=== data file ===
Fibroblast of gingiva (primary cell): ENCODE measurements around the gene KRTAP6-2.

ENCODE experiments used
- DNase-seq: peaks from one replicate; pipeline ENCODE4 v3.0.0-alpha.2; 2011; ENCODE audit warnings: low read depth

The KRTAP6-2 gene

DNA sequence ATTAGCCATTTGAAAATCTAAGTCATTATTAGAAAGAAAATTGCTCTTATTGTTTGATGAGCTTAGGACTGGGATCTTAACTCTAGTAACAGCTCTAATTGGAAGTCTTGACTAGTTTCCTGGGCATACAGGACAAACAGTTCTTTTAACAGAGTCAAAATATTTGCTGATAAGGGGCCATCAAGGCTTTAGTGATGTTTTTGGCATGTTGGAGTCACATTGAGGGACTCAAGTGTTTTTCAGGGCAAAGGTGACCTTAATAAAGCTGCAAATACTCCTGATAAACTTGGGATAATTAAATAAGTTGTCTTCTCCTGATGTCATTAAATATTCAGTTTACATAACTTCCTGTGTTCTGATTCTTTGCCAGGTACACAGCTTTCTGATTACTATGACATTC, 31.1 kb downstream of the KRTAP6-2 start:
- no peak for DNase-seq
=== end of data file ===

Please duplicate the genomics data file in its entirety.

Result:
Fibroblast of gingiva (primary cell): ENCODE measurements around the gene KRTAP6-2.

ENCODE experiments used
- DNase-seq: peaks from one replicate; pipeline ENCODE4 v3.0.0-alpha.2; 2011; ENCODE audit warnings: low read depth

The KRTAP6-2 gene

DNA sequence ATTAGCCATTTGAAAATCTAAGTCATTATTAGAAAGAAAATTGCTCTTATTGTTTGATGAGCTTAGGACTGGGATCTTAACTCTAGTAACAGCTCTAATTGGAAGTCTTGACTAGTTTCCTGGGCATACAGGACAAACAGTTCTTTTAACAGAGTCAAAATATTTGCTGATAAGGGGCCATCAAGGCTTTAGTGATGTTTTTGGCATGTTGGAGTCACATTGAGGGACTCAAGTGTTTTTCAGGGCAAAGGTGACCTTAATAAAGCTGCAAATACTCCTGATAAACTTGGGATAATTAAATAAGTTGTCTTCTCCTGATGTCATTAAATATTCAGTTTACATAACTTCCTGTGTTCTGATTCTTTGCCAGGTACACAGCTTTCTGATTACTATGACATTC, 31.1 kb downstream of the KRTAP6-2 start:
- no peak for DNase-seq